Meet Oscar (named by Vet Kirsty-Anne Holtzhausen)
I got a call that an oystercatcher was injured after it was hit by a car. I asked the caller to drop it at the vets and said that I would call in there soon to see what could be done.
X-rays needed to be taken to asses the damage on the left wing. It revealed a humerus fracture (equivalent to a human upper arm).
Vet Kirsty was willing to give this bird a chance and operated the next day. A pin was inserted to keep the bone stable and the wing was bandaged to the body to stop it from moving - much like a sling, but tied to the body.
Now that is, in fact, a relatively common procedure in other animals and humans, but in birds the humerus bone is pneumatic. That means that the bone is hollow and is connected to the respiratory system of the bird. That makes bird anesthesia very tricky. It was a relief to all, to see Oscar wake up without complications.
I took him home and made sure he was comfortable. Keeping a wild bird in captivity isn't an easy job and we have to consider quite a lot of issues. Getting the diet, and housing, right, and stress levels low. Any wild bird doesn't like to be handled and easily stresses without showing it.
But Oscar needed medication twice a day and needed to be tube fed initially, so we couldn't avoid catching him each time. Once he was nicely wrapped up in a towel he usually just let it all happen.
Getting the diet right is the most challenging job of a rehabilitator, and we had made the food up in a liquid to start with so it would pass through a small feeding tube. A mixture of high protein food was blended with insect powder and we could also mix in the antibiotics and pain relief Oscar was on.
After a week we gave him some more space in the aviary and encouraged him to feed himself, but he still needed to be caught for medication twice a day. Week two and unfortunately the pin was showing sticking out of the bandage, so it had moved.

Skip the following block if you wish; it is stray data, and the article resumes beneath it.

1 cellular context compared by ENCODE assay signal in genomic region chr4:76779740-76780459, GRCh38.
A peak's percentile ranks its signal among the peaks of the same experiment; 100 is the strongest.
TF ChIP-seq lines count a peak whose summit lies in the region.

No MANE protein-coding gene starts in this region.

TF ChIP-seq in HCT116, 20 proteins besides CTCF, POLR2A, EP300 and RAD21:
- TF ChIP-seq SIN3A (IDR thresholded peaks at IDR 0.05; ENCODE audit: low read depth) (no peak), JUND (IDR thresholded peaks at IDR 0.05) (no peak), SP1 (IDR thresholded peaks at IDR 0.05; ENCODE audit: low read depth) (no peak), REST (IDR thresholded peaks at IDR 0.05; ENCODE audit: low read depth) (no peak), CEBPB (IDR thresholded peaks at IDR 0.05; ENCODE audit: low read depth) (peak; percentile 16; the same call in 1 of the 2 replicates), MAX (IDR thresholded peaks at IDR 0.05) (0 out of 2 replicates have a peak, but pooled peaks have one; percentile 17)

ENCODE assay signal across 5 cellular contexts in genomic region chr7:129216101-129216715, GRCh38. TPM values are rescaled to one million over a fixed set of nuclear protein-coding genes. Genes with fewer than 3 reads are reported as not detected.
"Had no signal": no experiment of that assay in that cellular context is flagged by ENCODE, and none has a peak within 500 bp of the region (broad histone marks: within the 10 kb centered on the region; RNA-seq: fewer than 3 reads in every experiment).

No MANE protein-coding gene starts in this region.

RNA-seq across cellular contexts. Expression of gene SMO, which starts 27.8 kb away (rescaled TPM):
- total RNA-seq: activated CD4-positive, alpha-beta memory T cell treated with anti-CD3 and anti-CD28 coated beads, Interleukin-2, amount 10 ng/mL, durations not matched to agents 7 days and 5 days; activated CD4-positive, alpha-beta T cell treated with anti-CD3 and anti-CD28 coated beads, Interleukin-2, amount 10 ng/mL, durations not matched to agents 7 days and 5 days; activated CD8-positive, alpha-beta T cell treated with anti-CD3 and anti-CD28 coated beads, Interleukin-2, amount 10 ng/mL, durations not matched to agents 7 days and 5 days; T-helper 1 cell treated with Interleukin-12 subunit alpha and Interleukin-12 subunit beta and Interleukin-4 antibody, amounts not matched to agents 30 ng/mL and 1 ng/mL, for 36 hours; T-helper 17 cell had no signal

Back for an X-ray at the vets, and followed by another operation to insert a bigger surgical pin as well as some wire for stabilization over the fracture, Oscar again woke up happily and came back home with me.
This time I decided to restrict his space to reduce complications. Smaller space can also mean more stress, so it was decided to put him on an antifungal drug to prevent the common stress-related disease Aspergillosis which could kill him in the end. Challenging to reduce such a drug to a dose small enough for a 600-gram bird.
So far so good and all seems well. Oscar is an easy patient and eats constantly. Finding suitable food for him isn't easy. In the wild, they eat mainly insects and crustaceans and eat all day. I had to buy him frozen marina mix with scrimps and mussels in it and find earthworms from the garden. Our mealworm farm was soon empty as Oscar ate them all.
Kuaotunu Bird rescue is now registered to do banding, so a identification band was put on Oscar's leg and the number will be registered at the National Banding office. Before Oscar can be released the pin and wire have to come out again so fingers crossed. Another check up in a week and hopefully once the pin and wires are out he can finally stretch both his wings and meet up with his partner again in Whitianga.